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The Nba Playoffs And The Problem With Sports Journalism

The NBA playoffs started nine days ago, and for basketball fans they have been a treat. Still, even those of us who prefer the professional game to thirty seconds of passing the ball around the perimeter before putting up a 19-foot jumper college ball must admit that this first week-and-two-days has been ever so slightly disappointing. After what was by far the best regular season in decades (at least five blockbuster trades, the re-emergence of the league's two most storied franchises, the best conference in NBA history, the second longest winning streak ever), there have been some letdowns. The (L)Eastern (get it?) conference series' have been dull--Bill Simmons humorously noted on Friday that even though it's his job to watch basketball he still couldn't stomach the idea of sitting through a Toronto-Orlando game--with the Cleveland-Washington match-up being a particular letdown. Perhaps another TNR blogger would like to weigh in on this matter, but Gilbert Arenas' "comeback" has been dispiriting and distressing, especially because our hometown coach is completely clueless about how (not) to utilize him.

In the West, where things were supposed to be interesting, the Lakers are destroying Denver in perhaps the most delicious subplot of the last few days. The Nuggets are an obnoxious and thuggish team on the court (Kenyon Martin's numerous hard fouls yesterday were nothing short of disgraceful), and off-the-court-class-acts like Carmelo Anthony always seem to find themselves driving drunk right before crucial games. Craig Sager, TNT's sartorially challenged sidelines reporter, was sure to mention that despite being down at halftime in Game 3, the Nuggets players decided to ignore their coach and watch the NFL Draft instead of game film. Nice.

Houston-Utah has been a hard fought series that an undermanned Rockets team will likely lose, but if you are a Houston fan the most dispiriting thing has been the constant criticism heaped on star Tracy McGrady by the sports press. McGrady has never moved on past Round 1 of the playoffs, but he is a stellar scorer, underrated defender, and brilliant passer. He's also a genuinely decent guy, and the media's endless drumbeat about his playoff career (he has the fourth highest scoring average in NBA playoff history) is an endless source of frusturation to those of us--few (but proud) we may be--who love the Rockets.

This is as good a segue as any other to what was billed as The Greatest First Round Series of All Time between Phoenix and San Antonio. Alas, it was not to be; San Antonio won the first three games and looks prepared to close things out on Tuesday. But what this matchup has highlighted is the unbelievable lameness of our sports media. Phoenix, you see, almost beat San Antonio last year but ended up losing to the Spurs--arguably because Phoenix's second-best player had been suspended in a complicated altercation during Game 4. The Spurs are a weaker team this year, but for some completely unknown reason, the Suns decided to shake things up and make a trade anyway. So they sent one of basketball's 25 best players to Miami for a decrepit Shaquille O'Neal.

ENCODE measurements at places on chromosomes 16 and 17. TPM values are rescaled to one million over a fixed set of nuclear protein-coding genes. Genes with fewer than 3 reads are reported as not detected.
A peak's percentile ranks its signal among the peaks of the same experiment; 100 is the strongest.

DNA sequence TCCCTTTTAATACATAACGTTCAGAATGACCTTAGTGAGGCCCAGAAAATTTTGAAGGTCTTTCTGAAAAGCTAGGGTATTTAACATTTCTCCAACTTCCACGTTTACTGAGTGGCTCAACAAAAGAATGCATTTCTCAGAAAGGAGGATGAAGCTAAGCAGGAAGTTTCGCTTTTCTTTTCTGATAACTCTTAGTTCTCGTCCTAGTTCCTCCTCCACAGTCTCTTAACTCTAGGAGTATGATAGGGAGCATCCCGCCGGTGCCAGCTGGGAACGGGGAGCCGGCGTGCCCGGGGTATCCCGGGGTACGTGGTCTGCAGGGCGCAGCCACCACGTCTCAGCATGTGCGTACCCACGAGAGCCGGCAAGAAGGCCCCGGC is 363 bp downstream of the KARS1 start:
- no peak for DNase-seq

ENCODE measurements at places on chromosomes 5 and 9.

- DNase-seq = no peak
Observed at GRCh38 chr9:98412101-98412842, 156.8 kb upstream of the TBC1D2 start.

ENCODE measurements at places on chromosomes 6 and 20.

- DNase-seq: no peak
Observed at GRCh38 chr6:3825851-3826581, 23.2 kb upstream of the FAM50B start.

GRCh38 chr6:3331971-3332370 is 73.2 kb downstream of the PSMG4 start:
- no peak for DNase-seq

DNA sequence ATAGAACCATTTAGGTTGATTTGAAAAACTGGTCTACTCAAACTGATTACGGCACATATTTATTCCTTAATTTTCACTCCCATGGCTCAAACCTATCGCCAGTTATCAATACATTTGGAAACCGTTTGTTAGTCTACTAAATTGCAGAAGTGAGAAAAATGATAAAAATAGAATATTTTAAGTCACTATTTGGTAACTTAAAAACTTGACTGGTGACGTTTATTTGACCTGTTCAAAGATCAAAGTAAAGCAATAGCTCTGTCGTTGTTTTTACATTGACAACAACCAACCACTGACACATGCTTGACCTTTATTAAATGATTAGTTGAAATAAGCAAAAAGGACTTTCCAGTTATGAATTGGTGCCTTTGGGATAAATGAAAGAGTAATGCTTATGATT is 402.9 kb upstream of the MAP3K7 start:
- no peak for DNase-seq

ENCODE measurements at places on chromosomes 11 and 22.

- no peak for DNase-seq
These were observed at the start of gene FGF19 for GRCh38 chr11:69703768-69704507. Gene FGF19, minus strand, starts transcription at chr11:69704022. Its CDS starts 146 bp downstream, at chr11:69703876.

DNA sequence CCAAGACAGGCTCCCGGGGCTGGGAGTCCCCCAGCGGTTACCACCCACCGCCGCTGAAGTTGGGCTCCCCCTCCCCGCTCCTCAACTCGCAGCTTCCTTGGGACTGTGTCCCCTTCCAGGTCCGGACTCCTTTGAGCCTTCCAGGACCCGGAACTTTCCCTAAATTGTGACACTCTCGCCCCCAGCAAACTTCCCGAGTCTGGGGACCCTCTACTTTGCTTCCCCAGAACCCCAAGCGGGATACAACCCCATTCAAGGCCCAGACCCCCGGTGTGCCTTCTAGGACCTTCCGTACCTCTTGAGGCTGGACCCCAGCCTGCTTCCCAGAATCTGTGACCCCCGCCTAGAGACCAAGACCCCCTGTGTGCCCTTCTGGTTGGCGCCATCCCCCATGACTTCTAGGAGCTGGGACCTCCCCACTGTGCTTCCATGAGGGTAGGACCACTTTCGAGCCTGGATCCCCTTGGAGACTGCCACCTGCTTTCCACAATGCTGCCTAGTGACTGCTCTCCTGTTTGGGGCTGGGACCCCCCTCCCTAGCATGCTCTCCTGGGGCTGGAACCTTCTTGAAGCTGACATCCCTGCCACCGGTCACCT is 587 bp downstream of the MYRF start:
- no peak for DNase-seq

At the time, most sentient beings believed that this trade would throw a wrench into the Suns' title hopes, but the mainstream media kept its criticism to a minimum. Shaq, you see, is beloved by everyone in the league (and rightfully so), and therefore the press decided to act as if this was a fantastic trade for Phoenix (keep in mind that Shaq is older than John McCain).  But now, surprise surprise, Phoenix is about to get eliminated. Could the trade have been the problem? I returned home to the fourth quarter of Game 3--with the Suns behind by 20 points--to find the announcers augustly discussing the question of What Ails Phoenix. And, you guessed it, there was not a single mention of the trade! ESPN's basketball analysis is particularly dreadful (the 'Situation Room' of sports journalism, if you will), but even TNT (which continues to have studio analysts ten times better than anyone else) has had some painful in-game announcing.

If any comparison can be made between sports journalism and political journalism it is this: Once the press decides on a narrative, every event must fit within that narrative. Shaq is a winner--and therefore trading for him is good. Tracy McGrady is not a winner--and therefore his averaging a near triple-double is not good.  And one more thing: The playoffs are often thought of as neverending (the finals won't be until mid-June!). But this year, maybe instead of betting on whether the (veteran, aggressive, intense) Celtics will be facing the (young, fresh, glamorous) Los Angeles Lakers or the (older, slightly dirty**, never-say-die) Spurs at the dawn of summer, we should be wondering whether the Democratic nomination will be settled by the time we have an NBA champion.

**Bruce Bowen=Mark Penn, perhaps?

--Isaac Chotiner